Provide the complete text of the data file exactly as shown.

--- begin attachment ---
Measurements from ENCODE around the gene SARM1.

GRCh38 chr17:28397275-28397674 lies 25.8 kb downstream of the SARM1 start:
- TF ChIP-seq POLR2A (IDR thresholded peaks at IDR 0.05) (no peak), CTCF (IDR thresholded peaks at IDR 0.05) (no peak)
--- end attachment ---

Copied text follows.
Measurements from ENCODE around the gene SARM1.

GRCh38 chr17:28397275-28397674 lies 25.8 kb downstream of the SARM1 start:
- TF ChIP-seq POLR2A (IDR thresholded peaks at IDR 0.05) (no peak), CTCF (IDR thresholded peaks at IDR 0.05) (no peak)